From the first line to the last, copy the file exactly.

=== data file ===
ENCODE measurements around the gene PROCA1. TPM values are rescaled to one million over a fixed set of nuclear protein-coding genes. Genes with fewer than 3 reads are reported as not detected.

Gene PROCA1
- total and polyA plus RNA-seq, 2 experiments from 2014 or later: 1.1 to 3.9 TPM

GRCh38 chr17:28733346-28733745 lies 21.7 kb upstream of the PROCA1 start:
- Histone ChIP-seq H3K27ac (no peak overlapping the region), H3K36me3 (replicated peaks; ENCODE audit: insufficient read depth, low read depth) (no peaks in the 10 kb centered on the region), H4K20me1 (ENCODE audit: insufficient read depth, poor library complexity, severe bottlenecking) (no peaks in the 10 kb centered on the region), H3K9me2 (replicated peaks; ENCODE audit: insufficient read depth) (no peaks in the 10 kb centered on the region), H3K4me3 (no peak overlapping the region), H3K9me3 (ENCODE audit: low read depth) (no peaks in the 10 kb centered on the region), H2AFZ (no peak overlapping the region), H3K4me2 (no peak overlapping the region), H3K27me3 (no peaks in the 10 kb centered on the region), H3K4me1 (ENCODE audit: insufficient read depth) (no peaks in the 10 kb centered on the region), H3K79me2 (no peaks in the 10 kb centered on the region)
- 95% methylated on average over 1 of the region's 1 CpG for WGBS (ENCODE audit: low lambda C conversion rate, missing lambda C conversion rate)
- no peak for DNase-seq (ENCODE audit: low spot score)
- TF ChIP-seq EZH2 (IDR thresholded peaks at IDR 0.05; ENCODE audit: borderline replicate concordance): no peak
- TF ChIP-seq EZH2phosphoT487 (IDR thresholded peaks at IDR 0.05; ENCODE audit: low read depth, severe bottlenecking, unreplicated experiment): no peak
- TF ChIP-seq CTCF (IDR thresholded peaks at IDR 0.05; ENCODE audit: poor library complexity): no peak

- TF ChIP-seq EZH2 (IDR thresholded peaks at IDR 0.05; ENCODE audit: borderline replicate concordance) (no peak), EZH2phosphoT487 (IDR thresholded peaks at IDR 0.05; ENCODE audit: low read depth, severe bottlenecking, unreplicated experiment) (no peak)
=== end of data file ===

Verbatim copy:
ENCODE measurements around the gene PROCA1. TPM values are rescaled to one million over a fixed set of nuclear protein-coding genes. Genes with fewer than 3 reads are reported as not detected.

Gene PROCA1
- total and polyA plus RNA-seq, 2 experiments from 2014 or later: 1.1 to 3.9 TPM

GRCh38 chr17:28733346-28733745 lies 21.7 kb upstream of the PROCA1 start:
- Histone ChIP-seq H3K27ac (no peak overlapping the region), H3K36me3 (replicated peaks; ENCODE audit: insufficient read depth, low read depth) (no peaks in the 10 kb centered on the region), H4K20me1 (ENCODE audit: insufficient read depth, poor library complexity, severe bottlenecking) (no peaks in the 10 kb centered on the region), H3K9me2 (replicated peaks; ENCODE audit: insufficient read depth) (no peaks in the 10 kb centered on the region), H3K4me3 (no peak overlapping the region), H3K9me3 (ENCODE audit: low read depth) (no peaks in the 10 kb centered on the region), H2AFZ (no peak overlapping the region), H3K4me2 (no peak overlapping the region), H3K27me3 (no peaks in the 10 kb centered on the region), H3K4me1 (ENCODE audit: insufficient read depth) (no peaks in the 10 kb centered on the region), H3K79me2 (no peaks in the 10 kb centered on the region)
- 95% methylated on average over 1 of the region's 1 CpG for WGBS (ENCODE audit: low lambda C conversion rate, missing lambda C conversion rate)
- no peak for DNase-seq (ENCODE audit: low spot score)
- TF ChIP-seq EZH2 (IDR thresholded peaks at IDR 0.05; ENCODE audit: borderline replicate concordance): no peak
- TF ChIP-seq EZH2phosphoT487 (IDR thresholded peaks at IDR 0.05; ENCODE audit: low read depth, severe bottlenecking, unreplicated experiment): no peak
- TF ChIP-seq CTCF (IDR thresholded peaks at IDR 0.05; ENCODE audit: poor library complexity): no peak

- TF ChIP-seq EZH2 (IDR thresholded peaks at IDR 0.05; ENCODE audit: borderline replicate concordance) (no peak), EZH2phosphoT487 (IDR thresholded peaks at IDR 0.05; ENCODE audit: low read depth, severe bottlenecking, unreplicated experiment) (no peak)